[WASHINGTON] President Donald Trump said he wants an even bigger stimulus than what Democrats have offered so far, seeming to undercut his own negotiators, who had prepared a US$1.8 trillion offer to make to House Speaker Nancy Pelosi today.
"I would like to see a bigger stimulus package, frankly, than either the Democrats or the Republicans are offering," Mr Trump said on Rush Limbaugh's radio programme, saying he's going in the "exact opposite" direction from his earlier stances.
Treasury Secretary Steven Mnuchin was heading into talks with Mrs Pelosi on Friday carrying a White House offer of US$1.8 trillion for economic stimulus, according to people familiar with the matter.
Mrs Pelosi has proposed a US$2.2 trillion plan, down from the US$3.4 trillion package the House passed in May, but many Republicans in Congress have said they would oppose any plan approaching that size.
"I'm telling you something I don't tell anybody else because maybe it helps or maybe it hurts negotiations," Mr Trump told Mr Limbaugh.
"I would like to see a bigger package." It's an about-face by Mr Trump, who said on Tuesday he was pulling out of the pandemic relief talks. It comes with the election three weeks away and polls showing him trailing Democrat Joe Biden.
STOCKS OFF HIGHS
Stocks had climbed to session highs on Friday on the first reports of the White House upping its offer on coronavirus relief, but failed to gain further steam from Mr Trump's latest twist. The S&P 500 Index was up 0.8 per cent as of 2.11pm.
There is still skepticism about whether a deal can be cut and transformed into legislation before Election Day.
Senate Majority Leader Mitch McConnell said earlier on Friday that there is probably not enough time before the election to bridge the "vast" differences on a new virus relief package.
"I believe that we do need another rescue package, but the proximity to the elections and the differences of opinion about what is needed are pretty vast," Mr McConnell said at an event in his home state of Kentucky.
Mr McConnell later told reporters that "even if an agreement" on stimulus is reached, his first priority is securing Senate confirmation of Mr Trump's nominee for the Supreme Court. Hearings for Amy Coney Barrett are scheduled to begin Monday with a final Senate vote as soon as the week of Oct 26.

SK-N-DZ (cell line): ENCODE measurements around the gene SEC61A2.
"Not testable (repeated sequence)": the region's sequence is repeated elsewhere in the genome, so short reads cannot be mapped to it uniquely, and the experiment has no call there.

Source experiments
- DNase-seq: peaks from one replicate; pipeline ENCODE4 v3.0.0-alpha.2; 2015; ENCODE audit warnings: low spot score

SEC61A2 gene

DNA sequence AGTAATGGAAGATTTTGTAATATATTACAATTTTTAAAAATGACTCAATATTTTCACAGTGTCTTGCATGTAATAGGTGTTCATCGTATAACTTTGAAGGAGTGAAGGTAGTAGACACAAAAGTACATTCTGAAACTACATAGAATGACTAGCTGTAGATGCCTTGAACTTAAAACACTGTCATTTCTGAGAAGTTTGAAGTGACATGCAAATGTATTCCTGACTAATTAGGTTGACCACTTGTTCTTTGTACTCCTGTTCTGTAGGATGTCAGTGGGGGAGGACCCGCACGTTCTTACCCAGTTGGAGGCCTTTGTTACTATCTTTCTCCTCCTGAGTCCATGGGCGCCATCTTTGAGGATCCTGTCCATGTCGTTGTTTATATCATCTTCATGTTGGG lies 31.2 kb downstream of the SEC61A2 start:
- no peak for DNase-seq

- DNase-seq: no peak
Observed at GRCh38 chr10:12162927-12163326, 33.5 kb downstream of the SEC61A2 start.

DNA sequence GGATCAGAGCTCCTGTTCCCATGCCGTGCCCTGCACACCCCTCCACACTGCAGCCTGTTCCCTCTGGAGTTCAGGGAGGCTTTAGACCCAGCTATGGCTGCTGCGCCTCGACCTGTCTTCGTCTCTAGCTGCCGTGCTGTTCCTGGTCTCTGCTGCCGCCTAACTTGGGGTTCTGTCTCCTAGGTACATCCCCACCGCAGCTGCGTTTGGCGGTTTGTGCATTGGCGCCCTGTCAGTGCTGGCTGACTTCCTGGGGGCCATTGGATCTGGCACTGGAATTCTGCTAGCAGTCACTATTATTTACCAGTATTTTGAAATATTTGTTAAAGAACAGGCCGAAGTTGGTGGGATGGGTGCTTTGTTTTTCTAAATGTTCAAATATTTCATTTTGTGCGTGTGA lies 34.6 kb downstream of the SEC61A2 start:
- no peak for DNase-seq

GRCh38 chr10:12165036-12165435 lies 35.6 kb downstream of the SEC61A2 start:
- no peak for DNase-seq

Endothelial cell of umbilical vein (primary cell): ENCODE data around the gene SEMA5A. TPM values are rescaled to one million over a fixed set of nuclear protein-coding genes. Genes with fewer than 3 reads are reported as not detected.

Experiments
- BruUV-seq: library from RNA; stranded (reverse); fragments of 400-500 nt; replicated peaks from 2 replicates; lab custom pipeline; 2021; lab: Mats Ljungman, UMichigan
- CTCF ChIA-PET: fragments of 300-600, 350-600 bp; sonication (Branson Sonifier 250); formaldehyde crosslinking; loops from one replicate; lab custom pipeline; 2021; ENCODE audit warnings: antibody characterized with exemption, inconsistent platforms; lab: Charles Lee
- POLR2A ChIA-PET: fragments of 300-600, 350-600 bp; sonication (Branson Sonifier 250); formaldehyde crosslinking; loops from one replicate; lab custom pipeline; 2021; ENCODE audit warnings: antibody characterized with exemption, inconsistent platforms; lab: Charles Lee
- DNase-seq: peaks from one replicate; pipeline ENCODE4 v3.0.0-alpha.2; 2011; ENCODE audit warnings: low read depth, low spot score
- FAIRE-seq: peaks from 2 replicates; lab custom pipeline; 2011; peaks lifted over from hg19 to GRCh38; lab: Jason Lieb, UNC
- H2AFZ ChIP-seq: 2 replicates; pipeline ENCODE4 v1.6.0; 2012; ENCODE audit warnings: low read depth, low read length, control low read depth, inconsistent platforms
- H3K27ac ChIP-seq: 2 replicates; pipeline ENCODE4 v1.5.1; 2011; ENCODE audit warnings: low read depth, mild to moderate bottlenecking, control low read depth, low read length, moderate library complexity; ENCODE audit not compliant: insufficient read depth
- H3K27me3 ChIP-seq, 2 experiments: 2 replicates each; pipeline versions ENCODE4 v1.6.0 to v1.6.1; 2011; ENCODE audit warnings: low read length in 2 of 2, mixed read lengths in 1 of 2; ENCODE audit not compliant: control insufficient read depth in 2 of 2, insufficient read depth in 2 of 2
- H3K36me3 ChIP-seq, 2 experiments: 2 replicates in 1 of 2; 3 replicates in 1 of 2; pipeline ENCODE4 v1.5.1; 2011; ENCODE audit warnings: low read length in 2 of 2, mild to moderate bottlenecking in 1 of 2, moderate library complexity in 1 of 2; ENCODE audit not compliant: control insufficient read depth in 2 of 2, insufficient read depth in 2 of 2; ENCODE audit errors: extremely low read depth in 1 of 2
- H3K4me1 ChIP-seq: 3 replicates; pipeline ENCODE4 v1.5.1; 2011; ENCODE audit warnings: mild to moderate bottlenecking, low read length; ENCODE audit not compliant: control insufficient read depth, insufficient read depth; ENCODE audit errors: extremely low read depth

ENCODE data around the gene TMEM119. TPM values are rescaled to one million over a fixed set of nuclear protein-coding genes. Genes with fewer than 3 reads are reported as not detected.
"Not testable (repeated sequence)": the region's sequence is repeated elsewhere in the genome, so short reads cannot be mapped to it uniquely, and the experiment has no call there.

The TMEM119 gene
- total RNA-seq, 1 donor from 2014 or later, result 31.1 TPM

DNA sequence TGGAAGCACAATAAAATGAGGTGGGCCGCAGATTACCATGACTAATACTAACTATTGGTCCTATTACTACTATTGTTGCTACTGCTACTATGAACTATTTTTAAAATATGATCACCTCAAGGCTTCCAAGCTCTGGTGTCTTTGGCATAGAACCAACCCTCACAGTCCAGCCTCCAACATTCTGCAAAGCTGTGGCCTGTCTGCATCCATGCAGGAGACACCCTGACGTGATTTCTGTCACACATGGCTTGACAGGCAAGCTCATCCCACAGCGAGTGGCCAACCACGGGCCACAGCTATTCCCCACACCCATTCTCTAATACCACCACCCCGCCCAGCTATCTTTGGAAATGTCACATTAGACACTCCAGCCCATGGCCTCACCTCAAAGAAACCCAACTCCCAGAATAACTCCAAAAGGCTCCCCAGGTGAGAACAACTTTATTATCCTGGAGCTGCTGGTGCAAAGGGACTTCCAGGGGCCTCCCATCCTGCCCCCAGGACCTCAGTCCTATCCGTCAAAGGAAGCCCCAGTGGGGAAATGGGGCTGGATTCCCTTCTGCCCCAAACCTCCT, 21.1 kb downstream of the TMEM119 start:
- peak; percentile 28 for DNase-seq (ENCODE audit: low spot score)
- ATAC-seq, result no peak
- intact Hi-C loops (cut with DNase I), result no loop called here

If Mrs Pelosi and Mr Mnuchin get an agreement, Congress would then likely need two weeks or more to draft legislative text and approve it in the House and Senate. The Senate is on recess until Oct 19 and the House until mid-November, but lawmakers have been told they can be called back with 24 hours notice to vote on any stimulus deal.
If it did come to a vote, Republican lawmakers may be a major obstacle.
Mr McConnell has said that there are members of his Senate GOP majority who think the government has already provided enough stimulus. House Republican leader Kevin McCarthy has also said his caucus members are skeptical of a large package. "We'd have to see what's in it, but I think it's difficult," he said last month.
In his remarks Friday, Mr McConnell specifically highlighted the "narrowly targeted" GOP package of about a half-trillion dollars that Democrats blocked as insufficient last month.
Mrs Pelosi said she and Mr Mnuchin will be exchanging responses to questions each side had in their earlier conversations when they talk again on Friday.
"Part of it is about money, part is about policy," she said on MSNBC. "We'll see what they have to offer today." Mrs Pelosi sent a letter to House Democrats Friday morning criticising Mr Trump for not taking the pandemic seriously enough.
"The Administration does not share this priority of crushing the virus. The President does not have the capacity, leadership or plan for testing, tracing, and isolation that is needed," Mrs Pelosi wrote.
"Instead, Trump's delay, denial, distortion of reality and disdain for science has exacted a deadly and preventable human toll."
The two sides are are divided on the issues of how much money to provide state and local governments, language restricting Mr Trump's ability to divert anti-virus health care spending and the level and length of supplemental unemployment benefits. Dozens of smaller issues such as funding for election security and the Postal Service also remain.
The negotiations are proceeding against a frenzied backdrop, with the president recuperating from Covid-19 and the final stretch of the election campaign under way. Mrs Pelosi and Mr Trump publicly questioned each other's ability to perform their jobs on Thursday.